The Transgender Experience: Jennifer Lynn Teliga

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Posted on September 7, 2016 - 6:21pm by Brittany.

Written By: Jennifer Lynn Teliga

I work for an engineering company that consists of 60+ male engineers and 30+ female office administrators across 19 offices in the country. So naturally with the amount of male engineers and female administrators my company created a “harassment” policy decades ago in order to protect the company from any violators. The “harassment” policy was mainly written around sexual harassment and how it would not be tolerated in the workplace. Each year, at the beginning of each year, they would make us read and sign the policy. I have been with the company over six years and for several years been upset with my company’s harassment policy in how it was just centered around sexual harassment. I have voiced my opinion about the policy stating that it should be revised to include harassment of any kind should not be tolerated, not just sexual harassment. And so my concerns had fallen on deaf ears.

Within the last two years I have begun to find my true self with the help of friends and therapists. I have held my true self back from the world and hidden from my company for fear of being fired. I have been trying to plan how and if I could ever come out to my company and the world as my true self. My father had been battling cancer for over 10 years and within the last couple of years I had watched him deteriorate. In November of 2015 he was diagnosed with the cancer having spread into the bone marrow and was quickly losing the fight. With the passing of my father in January of 2016, who was 62, I decided that I could no longer sit back and watch my life pass me by and regret that I did nothing with my true self. So I had made up my mind that I was going to move forward with my transition and sought out the advice of Gina Duncan at Equality Florida. I met Gina last year at a support group meeting and she had become a resource I knew I could go to for transitioning at my job. She gave me some great advice and simply told me that when I discuss my situation with the company to make it all about work. My company’s annual meeting was coming up in February of 2016 and I decided to talk to our HR dept. manager.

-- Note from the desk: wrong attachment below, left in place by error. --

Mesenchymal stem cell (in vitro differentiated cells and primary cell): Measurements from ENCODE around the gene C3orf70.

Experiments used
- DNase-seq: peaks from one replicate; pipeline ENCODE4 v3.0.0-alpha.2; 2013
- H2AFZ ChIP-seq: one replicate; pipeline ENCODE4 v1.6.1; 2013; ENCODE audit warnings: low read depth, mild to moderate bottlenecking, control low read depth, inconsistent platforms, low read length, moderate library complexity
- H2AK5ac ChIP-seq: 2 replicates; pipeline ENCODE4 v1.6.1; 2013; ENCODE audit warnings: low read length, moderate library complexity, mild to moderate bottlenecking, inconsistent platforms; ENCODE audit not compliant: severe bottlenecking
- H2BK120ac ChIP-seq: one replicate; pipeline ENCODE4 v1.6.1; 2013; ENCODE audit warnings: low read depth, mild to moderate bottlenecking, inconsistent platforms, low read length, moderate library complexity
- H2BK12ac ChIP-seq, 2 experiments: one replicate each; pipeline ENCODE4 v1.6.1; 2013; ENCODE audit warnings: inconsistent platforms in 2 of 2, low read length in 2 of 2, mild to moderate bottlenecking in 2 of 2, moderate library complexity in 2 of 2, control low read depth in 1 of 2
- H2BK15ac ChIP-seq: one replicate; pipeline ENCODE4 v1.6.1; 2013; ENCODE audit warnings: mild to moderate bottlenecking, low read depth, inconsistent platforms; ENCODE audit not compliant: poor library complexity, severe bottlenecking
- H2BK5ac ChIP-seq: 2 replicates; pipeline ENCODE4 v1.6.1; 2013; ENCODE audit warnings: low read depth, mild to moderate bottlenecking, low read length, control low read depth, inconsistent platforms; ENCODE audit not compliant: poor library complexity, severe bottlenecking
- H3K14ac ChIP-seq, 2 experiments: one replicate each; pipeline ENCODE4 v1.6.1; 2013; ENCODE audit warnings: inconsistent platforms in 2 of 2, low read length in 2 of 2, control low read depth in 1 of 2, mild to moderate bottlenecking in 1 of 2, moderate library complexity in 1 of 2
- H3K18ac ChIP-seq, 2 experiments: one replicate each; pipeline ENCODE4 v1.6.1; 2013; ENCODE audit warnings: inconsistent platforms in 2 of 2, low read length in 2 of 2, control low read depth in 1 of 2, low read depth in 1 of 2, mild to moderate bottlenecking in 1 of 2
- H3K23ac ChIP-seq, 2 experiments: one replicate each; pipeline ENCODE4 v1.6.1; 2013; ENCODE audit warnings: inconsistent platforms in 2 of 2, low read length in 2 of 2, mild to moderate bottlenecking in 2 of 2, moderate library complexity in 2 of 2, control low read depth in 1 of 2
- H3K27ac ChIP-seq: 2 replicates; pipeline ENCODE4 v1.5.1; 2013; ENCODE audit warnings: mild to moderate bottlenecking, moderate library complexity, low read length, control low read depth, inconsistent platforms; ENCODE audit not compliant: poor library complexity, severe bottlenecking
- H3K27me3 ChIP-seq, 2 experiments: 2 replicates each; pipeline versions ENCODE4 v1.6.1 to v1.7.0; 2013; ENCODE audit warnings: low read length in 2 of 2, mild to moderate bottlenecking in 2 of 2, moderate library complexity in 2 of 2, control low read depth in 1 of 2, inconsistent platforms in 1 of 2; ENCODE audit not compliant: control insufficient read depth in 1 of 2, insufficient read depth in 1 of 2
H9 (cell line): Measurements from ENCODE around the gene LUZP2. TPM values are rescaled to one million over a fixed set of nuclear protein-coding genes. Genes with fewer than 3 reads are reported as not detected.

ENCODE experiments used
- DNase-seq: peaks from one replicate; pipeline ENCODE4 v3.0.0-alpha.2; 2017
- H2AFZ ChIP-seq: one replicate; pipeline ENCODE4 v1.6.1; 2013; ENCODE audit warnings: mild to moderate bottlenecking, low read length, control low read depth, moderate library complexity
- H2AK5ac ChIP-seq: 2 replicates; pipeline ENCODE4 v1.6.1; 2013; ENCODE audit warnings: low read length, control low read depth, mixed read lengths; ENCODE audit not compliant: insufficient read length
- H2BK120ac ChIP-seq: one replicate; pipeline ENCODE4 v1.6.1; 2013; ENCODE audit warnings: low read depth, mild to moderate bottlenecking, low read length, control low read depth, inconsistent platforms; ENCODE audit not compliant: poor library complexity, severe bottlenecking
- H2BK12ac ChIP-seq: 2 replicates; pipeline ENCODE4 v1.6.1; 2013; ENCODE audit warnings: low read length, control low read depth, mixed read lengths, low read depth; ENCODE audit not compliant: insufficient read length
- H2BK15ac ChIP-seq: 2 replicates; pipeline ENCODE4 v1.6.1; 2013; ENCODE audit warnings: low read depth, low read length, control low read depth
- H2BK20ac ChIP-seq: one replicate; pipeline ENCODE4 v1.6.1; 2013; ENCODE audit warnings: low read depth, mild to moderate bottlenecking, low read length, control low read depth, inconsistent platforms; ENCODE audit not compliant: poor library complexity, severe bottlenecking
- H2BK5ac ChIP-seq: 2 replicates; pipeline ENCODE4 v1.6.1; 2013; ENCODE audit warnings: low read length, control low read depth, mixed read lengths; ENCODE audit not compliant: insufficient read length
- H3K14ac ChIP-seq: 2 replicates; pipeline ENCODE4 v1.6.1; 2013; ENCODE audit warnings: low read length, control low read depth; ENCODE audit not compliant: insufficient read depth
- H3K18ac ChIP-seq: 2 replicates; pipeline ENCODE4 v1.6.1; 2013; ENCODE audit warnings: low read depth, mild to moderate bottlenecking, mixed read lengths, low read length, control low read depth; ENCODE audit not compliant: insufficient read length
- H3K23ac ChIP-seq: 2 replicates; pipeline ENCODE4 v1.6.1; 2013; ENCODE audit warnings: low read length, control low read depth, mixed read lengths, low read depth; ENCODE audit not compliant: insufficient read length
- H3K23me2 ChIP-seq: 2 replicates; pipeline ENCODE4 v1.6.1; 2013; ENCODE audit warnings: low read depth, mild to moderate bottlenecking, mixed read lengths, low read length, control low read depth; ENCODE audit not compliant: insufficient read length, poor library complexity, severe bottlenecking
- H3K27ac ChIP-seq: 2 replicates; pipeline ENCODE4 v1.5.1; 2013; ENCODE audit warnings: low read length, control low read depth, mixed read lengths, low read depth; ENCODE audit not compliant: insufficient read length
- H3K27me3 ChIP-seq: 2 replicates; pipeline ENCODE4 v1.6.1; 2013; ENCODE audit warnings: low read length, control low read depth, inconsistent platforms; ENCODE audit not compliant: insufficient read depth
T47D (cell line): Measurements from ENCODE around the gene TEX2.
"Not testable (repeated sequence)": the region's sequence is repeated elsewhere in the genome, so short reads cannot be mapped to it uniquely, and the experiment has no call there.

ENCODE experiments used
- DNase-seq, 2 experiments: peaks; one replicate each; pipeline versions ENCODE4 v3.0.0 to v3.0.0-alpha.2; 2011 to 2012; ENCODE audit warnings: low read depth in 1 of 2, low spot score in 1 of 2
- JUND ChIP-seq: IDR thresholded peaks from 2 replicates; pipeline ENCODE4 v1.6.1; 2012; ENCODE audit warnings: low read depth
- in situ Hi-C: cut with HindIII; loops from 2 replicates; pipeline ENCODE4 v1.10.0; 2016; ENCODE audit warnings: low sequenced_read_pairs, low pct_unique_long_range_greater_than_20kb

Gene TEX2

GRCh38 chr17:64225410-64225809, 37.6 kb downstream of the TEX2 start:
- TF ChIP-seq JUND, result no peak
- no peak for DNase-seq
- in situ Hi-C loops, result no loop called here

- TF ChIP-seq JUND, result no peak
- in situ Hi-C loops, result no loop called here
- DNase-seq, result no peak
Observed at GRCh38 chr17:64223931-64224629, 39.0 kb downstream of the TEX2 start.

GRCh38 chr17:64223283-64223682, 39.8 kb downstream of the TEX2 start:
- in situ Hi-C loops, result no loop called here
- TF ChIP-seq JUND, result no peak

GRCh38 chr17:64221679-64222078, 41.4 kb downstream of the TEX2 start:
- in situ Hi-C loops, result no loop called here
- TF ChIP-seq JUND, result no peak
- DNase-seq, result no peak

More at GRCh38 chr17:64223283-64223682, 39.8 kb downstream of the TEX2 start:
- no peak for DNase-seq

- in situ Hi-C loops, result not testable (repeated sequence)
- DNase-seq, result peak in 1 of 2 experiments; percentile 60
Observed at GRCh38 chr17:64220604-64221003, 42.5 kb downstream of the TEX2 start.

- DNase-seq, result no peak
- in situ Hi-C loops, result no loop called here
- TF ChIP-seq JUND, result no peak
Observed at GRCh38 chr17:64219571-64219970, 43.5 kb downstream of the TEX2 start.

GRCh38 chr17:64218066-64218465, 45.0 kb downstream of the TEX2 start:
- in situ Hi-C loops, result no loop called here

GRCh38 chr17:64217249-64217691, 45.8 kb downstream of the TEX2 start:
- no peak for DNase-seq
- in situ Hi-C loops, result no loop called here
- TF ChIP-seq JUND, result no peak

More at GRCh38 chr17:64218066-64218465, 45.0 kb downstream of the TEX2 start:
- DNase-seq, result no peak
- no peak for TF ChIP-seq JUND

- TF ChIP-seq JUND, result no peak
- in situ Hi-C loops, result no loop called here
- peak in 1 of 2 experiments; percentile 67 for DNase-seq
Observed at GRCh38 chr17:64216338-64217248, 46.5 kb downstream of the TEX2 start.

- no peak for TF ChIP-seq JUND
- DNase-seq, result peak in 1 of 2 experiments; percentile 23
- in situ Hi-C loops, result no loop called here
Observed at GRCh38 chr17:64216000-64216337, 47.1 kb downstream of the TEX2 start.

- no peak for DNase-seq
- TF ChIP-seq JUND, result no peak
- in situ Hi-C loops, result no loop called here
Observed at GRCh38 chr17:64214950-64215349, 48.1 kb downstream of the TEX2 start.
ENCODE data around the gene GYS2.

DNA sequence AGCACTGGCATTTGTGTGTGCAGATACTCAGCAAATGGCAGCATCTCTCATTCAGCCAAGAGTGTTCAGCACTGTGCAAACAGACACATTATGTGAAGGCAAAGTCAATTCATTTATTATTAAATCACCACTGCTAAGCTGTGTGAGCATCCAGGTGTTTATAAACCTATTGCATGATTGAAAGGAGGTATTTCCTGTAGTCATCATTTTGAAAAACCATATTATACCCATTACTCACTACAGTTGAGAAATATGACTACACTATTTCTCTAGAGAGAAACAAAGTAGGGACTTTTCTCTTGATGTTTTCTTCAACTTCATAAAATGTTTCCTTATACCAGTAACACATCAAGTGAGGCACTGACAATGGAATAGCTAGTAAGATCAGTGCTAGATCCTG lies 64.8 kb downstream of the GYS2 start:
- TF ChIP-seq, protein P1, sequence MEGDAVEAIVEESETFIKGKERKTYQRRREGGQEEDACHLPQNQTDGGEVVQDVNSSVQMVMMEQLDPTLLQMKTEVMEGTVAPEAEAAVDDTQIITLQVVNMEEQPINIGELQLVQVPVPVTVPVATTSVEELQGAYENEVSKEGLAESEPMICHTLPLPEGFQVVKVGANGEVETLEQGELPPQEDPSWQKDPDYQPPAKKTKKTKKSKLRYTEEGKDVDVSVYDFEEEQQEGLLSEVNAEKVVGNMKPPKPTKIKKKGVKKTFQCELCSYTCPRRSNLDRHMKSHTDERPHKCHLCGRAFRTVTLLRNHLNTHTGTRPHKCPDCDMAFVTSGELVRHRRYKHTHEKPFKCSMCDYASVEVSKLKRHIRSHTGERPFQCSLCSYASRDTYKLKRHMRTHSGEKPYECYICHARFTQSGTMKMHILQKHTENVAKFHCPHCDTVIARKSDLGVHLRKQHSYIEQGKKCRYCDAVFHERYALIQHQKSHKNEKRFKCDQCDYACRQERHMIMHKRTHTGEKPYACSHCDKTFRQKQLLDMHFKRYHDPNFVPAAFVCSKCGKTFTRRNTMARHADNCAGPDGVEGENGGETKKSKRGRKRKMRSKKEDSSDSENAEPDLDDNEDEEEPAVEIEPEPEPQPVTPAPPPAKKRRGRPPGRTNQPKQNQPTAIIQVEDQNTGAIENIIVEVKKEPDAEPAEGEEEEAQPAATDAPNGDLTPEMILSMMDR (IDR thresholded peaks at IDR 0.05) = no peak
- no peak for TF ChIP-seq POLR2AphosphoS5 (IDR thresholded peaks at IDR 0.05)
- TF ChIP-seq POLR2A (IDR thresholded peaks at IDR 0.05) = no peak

I decided that I needed to find a way to discuss this with my HR dept. manager and so I made a call weeks before the annual meeting to let him know that we needed to talk. The night before the meeting started we met at a pizza shop and had dinner. I started the conversation by saying “I first want to make it clear that I love my job and I want to keep my job.” He took a sip of the beer he ordered and said “wow this sounds serious” and I jumped right in and said “I want you to know that I am transgender and that I am planning on transitioning in the near future.” That was about the time that he then chugged half the beer. He then proceeded to explain that this company is probably the best company for that to happen in as we are an open-minded group and then it clicked and he said “so that explains your emails regarding the harassment policy.” We further discussed my plans for transitioning and whether there would be any issues with meeting client, interacting with coworkers, and so on. Making the conversation all about work.

When we concluded our discussion my HR dept. manager said that he need to talk this over with the company lawyer and see if anything needed to change with company policies and procedures and so forth. In early May of 2016 a new “harassment” policy hit our desks from HR dept. to sign and return. When it was first handed to me by my office manager, who knew about me wanting to transition long before I went to the annual meeting, I thought “now what”, “they want us to sign it again.” She said “I think you are going to want to sign this one”. I read through the policy and within the revised harassment policy it stated “harassment of any kind will not be tolerated against any person in this company regardless of age, color, national origin, citizenship status, physical or mental disability, race, religion, creed, gender, sex, sexual orientation, and gender identity and/or expression.” I was finally heard and it took me coming out to the company to change the policy, but it was a leap forward for equality in this company. That was the day that I was more than happy to sign that harassment policy without any grief.
 

 

 

 

 

 

 

 

 

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